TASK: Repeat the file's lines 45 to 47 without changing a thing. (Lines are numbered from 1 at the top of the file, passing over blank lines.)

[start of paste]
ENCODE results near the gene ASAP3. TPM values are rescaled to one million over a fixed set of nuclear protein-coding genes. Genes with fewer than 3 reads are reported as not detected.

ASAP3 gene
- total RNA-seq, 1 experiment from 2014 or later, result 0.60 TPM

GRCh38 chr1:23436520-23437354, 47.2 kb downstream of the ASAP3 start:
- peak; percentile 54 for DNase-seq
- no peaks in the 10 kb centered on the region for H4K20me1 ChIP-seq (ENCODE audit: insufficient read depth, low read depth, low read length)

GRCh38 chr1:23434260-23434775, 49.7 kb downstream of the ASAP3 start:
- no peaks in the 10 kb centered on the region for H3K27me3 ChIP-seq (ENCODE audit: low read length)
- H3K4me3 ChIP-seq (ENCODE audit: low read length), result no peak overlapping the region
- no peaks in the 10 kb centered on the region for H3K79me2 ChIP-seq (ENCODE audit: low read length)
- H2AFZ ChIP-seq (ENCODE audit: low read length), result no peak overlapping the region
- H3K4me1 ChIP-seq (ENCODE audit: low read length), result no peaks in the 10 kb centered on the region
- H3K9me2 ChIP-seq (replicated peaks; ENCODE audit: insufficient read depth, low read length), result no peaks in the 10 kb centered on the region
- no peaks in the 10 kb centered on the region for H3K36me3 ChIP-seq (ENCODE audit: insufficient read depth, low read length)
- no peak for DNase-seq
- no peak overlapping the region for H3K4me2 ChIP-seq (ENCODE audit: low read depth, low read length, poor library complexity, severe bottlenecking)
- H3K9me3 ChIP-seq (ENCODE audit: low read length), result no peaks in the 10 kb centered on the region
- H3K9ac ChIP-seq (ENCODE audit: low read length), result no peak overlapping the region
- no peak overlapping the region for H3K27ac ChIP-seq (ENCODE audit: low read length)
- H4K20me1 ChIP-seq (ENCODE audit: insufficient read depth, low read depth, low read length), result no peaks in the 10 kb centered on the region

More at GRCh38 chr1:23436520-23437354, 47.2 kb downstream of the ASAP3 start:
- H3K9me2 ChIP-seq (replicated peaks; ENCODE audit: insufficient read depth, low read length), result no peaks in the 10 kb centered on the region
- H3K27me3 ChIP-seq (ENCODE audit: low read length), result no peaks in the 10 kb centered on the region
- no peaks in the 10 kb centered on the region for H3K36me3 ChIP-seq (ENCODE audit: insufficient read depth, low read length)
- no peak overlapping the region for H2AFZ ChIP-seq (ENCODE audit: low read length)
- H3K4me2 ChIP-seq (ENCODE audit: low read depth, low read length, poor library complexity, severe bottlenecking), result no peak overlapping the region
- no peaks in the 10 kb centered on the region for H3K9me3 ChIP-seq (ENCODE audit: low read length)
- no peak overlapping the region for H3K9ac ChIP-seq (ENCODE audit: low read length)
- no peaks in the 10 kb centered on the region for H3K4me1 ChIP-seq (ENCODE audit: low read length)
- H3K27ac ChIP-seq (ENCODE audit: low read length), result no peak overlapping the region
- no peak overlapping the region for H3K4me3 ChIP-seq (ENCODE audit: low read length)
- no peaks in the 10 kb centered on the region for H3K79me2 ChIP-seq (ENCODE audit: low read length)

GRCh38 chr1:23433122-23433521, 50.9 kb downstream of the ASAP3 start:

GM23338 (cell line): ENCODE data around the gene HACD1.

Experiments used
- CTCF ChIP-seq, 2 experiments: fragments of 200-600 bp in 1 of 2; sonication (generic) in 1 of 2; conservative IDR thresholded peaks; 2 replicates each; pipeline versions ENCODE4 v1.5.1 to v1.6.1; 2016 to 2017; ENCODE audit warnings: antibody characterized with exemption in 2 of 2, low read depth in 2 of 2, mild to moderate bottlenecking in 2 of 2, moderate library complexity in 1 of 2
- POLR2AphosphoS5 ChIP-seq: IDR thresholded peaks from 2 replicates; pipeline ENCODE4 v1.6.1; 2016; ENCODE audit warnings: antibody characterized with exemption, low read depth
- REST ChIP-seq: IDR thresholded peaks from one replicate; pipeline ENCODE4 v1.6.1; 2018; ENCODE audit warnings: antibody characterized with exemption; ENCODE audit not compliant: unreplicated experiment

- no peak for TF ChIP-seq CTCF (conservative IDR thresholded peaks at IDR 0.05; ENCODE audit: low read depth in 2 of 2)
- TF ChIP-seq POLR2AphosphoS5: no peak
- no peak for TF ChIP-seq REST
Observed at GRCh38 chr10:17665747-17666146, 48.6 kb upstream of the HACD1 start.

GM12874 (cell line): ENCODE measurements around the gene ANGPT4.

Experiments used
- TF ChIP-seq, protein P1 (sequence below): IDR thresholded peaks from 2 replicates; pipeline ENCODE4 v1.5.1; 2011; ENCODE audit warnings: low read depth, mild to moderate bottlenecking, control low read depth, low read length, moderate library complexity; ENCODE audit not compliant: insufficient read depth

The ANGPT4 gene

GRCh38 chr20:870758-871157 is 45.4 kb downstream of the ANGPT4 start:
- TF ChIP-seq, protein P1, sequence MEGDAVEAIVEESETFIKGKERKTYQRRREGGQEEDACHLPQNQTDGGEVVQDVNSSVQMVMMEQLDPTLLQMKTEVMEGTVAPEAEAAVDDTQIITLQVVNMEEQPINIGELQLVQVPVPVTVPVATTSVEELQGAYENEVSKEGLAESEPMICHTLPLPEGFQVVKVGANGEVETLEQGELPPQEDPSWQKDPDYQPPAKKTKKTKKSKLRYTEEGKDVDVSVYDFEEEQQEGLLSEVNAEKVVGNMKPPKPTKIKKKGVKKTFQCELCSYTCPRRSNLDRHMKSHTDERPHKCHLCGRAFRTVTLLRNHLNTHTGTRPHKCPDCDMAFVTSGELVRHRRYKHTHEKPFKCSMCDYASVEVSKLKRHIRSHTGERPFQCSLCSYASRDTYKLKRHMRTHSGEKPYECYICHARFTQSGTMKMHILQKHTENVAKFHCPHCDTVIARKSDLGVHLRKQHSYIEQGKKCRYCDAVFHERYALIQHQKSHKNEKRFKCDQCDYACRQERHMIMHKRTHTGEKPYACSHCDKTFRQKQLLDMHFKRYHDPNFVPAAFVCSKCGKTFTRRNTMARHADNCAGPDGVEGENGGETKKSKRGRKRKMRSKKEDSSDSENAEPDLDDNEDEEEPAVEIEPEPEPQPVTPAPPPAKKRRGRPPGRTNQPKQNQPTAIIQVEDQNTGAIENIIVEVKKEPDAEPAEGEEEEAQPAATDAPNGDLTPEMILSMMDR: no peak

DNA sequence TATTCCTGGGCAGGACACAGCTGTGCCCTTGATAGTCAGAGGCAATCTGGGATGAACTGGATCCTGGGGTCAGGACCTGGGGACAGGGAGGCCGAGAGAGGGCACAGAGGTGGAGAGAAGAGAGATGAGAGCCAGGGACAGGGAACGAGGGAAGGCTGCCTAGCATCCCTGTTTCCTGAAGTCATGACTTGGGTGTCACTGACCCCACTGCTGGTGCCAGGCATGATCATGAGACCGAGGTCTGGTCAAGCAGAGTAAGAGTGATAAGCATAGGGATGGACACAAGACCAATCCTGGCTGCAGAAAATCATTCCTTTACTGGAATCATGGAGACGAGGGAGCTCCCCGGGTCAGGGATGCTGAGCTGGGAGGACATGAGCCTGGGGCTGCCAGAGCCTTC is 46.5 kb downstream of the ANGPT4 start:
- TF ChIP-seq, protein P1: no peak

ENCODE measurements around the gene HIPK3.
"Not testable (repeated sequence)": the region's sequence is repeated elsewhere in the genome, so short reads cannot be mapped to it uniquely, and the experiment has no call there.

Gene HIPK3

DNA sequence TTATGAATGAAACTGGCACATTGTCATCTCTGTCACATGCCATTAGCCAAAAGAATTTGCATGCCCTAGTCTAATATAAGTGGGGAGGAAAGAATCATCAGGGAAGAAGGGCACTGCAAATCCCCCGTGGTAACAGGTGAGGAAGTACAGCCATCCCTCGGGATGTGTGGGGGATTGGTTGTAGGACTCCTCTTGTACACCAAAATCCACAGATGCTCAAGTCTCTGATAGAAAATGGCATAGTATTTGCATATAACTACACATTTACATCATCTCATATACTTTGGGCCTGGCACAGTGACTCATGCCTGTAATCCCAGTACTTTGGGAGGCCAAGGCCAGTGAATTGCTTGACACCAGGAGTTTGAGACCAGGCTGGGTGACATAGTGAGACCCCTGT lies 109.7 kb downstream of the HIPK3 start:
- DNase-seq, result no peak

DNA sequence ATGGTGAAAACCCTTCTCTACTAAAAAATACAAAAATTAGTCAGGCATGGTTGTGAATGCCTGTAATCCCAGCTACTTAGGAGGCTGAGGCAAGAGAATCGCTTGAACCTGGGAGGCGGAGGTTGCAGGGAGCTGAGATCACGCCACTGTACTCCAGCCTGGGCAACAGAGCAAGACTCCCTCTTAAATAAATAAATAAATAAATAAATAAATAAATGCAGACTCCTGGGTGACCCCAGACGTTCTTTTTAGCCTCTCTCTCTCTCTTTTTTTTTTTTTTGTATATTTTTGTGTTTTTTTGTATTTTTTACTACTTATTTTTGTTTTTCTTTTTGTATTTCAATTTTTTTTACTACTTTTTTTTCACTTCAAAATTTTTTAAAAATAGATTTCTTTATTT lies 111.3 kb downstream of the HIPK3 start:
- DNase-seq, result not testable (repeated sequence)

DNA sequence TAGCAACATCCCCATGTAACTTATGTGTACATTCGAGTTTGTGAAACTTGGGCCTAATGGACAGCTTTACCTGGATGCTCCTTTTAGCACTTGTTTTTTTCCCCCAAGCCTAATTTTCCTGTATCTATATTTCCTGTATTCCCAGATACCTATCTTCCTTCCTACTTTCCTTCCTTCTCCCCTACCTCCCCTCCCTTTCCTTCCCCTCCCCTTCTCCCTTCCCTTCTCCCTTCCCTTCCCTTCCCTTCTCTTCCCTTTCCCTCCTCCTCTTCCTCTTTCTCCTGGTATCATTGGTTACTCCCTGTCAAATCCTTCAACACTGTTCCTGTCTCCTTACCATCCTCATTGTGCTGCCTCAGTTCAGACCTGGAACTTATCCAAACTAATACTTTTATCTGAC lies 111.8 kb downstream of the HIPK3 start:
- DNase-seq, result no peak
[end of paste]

- TF ChIP-seq, protein P1 (sequence below): IDR thresholded peaks from 2 replicates; pipeline ENCODE4 v1.5.1; 2011; ENCODE audit warnings: low read depth, mild to moderate bottlenecking, control low read depth, low read length, moderate library complexity; ENCODE audit not compliant: insufficient read depth

The ANGPT4 gene

GRCh38 chr20:870758-871157 is 45.4 kb downstream of the ANGPT4 start: